Thursday, 25 February 2010

Why gold and not paper money?

John Mangun
Outside the Box
Business Mirror

Two days ago I wrote that there is a fundamental change coming in the global monetary system as the use of fiat money—currency not convertible by the government to a hard asset—is replaced with currency that is backed and convertible to something of value.

There is no more an emotional debate in economic and financial circles than this topic. You can find a thousand well-researched opinions on both sides of the issue.

For example:

The question if gold works as an inflation hedge always comes up. No, gold is not a hedge against inflation. Sometimes the nominal price of gold lags behind. Had you bought gold at $800 an ounce in 1980, you would have had to wait 20 years to break even. On the other hand, using 2000 as the starting point, crude oil dominated in gold costs exactly the same today whereas it takes 3.5 times as many US dollars to buy the same amount of oil. And why do we even talk about gold at all?

A little history.

The Egyptians traded goods for gold with the Nubians in Ethiopia. In ancient times, virtually every society loved gold for its ornamental and decorative beauty. In other words, there was a demand for gold every place that you might go. No matter what goods were produced in a particular region, you could buy those goods with gold.

A trader could take gold to Persia and buy textiles. Move the textiles to Egypt and exchange them for gold. Buy salt in North Africa with that gold and sell the salt in West Africa again for gold. Gold was and is the universally desired commodity.

The demand for gold has never decreased throughout history. That is why gold has always been a useful way to store wealth. The demand has been constant (or increasing) and as a result, the purchasing power of gold has been relatively constant in comparison to currency in the modern era.

It is an old story, and maybe a bit simplistic, but it is true. In 1900, a man’s suit of clothes cost about $15 and an ounce of gold was priced at $25. 1n 1940, the prices were $25 and $35. In 1980, $450 and $600 while in 2007 a suit cost about $600 and gold traded at $700 an ounce.

However, it must be said that had you put $25 in the bank at 3-percent interest in 1900, by 2007, it would have grown to $620, or enough to buy that same suit of clothes.

Nonetheless, it is also true that the amount of goods that could be purchased with gold has remained fairly constant through almost any time frame, whereas the amount of goods purchased with non-asset-backed currency has decreased over the same time period.

This fact is not noticeable to the average person and seems unimportant, because as prices have risen, so, too, have wages. Wages have risen almost as fast as the price increase for goods, and technological advances through the decades have brought down the nominal price of almost all goods. Food is actually less expensive in comparison to wages than 100 years ago because of more efficient, cost-
effective production. Look at the “high tech” items such as computers and televisions. Thirty years ago, a television cost a month of wages; now it takes less than a week for the average American wage earner to make enough to buy a TV set.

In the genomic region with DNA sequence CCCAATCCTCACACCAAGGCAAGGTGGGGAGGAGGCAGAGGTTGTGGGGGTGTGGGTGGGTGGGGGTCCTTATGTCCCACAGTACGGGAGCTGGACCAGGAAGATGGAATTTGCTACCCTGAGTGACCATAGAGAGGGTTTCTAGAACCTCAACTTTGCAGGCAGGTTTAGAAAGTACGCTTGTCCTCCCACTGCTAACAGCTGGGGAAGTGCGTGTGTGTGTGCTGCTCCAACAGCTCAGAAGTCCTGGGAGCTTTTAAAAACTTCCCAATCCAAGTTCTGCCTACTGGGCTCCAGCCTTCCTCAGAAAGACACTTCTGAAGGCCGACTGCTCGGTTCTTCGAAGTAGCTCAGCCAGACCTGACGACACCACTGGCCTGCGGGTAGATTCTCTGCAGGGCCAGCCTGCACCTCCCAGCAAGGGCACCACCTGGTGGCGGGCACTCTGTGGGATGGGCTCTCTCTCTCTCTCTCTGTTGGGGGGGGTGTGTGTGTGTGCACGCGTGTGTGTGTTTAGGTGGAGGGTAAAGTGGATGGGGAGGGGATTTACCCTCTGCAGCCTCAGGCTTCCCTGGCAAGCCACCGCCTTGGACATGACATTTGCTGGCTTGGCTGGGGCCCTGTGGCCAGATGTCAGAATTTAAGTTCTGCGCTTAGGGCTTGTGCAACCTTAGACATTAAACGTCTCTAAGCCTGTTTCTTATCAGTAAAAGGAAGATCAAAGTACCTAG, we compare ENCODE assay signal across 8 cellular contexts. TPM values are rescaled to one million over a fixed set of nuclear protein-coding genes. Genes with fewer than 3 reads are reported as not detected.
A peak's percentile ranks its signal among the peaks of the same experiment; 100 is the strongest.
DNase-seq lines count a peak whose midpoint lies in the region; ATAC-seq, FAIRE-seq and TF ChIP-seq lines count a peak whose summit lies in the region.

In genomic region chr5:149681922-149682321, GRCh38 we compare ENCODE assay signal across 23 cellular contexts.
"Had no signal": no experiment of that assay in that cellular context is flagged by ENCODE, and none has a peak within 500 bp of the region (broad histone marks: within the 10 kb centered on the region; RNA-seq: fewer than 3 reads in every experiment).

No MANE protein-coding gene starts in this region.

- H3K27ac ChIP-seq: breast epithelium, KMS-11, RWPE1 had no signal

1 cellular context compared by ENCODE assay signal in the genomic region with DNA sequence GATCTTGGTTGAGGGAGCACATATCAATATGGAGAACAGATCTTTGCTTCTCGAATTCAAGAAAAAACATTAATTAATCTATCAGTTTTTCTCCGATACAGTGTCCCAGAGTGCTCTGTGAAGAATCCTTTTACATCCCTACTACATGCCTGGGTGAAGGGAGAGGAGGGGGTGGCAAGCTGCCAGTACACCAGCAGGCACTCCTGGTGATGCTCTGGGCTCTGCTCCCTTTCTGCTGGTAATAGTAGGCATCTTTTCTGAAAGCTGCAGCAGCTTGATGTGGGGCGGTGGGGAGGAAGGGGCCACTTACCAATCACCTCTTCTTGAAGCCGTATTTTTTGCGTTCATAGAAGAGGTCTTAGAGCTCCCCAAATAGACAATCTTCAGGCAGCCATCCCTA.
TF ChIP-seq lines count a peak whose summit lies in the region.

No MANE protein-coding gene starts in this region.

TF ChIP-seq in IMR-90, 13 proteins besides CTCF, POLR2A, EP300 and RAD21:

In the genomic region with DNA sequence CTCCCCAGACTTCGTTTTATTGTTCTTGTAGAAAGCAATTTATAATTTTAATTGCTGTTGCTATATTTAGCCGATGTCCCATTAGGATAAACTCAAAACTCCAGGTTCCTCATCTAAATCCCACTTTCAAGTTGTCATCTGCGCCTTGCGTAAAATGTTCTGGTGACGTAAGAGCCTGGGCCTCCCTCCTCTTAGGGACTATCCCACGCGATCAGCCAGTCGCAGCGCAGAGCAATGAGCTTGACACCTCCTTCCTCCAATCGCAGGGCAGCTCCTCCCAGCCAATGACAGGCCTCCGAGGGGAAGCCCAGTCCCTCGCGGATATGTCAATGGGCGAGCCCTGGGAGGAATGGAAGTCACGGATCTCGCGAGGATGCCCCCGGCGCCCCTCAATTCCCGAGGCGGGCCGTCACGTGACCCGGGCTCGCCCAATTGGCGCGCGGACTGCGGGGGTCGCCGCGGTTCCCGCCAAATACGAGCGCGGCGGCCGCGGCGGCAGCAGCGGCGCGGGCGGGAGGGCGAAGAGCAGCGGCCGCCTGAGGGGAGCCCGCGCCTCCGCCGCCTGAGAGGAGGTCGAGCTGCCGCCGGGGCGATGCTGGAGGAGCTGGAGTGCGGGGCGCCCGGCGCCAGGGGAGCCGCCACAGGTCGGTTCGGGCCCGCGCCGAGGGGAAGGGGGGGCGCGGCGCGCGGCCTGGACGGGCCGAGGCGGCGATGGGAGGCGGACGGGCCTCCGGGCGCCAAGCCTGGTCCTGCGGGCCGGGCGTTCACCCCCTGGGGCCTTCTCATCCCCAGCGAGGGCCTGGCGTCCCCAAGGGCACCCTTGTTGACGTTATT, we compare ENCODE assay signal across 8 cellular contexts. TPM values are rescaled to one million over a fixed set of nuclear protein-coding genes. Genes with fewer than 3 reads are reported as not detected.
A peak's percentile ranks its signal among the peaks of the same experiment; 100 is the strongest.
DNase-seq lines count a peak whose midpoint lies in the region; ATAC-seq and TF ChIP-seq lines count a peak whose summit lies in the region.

But for purposes of international trade, currency must retain a constant value. Imagine my business is washing cars. You sell chickens. I print my own “money.” Each one “Mangun money” is worth one car wash. I give you my money in return for two chickens. I redeem the money the following week by washing your car. But then I print thousands of “Mangun money” and buy goods all over town. Eventually, there is no way that I can wash all those cars and redeem all my money in a reasonable amount of time.

The next time I come to “buy” your chickens, you charge me two “Mangun money” because you know it will take me several months to get around to washing your car. My money is now devalued and the “price” of your chickens has gone up.

I have devalued the value of my money by printing too much of it.

Those who believe currency does not need to be asset backed would say, “So what?” It really does not matter if the chickens cost one or two “Mangun money” as long as we keep doing business with each other.

But if I keep printing more money, at some point, it will be very hard to
determine the “true value” of my currency. The people that I do business with will not be sure if they should charge me two, three or how many “Mangun money” for the goods they sell me. If the trend of my printing unlimited amounts of currency continues, you will lose confidence and eventually stop accepting my currency.

That is exactly what has happened to the US dollar. The US dollar is the world’s reserve currency, meaning, that like gold of ancient times, every country is supposed to desire dollars and accept the dollar for all trade purposes.

But countries now are creating currency/trade agreements that do not include the dollar. China is signing deals around the world that will allow its trading partners to settle trade obligations in local currencies and not the dollar.

The dollar’s days as the “world’s currency” are over and the next world reserve currency must include a hard asset, like gold, no matter what form that currency may eventually take.

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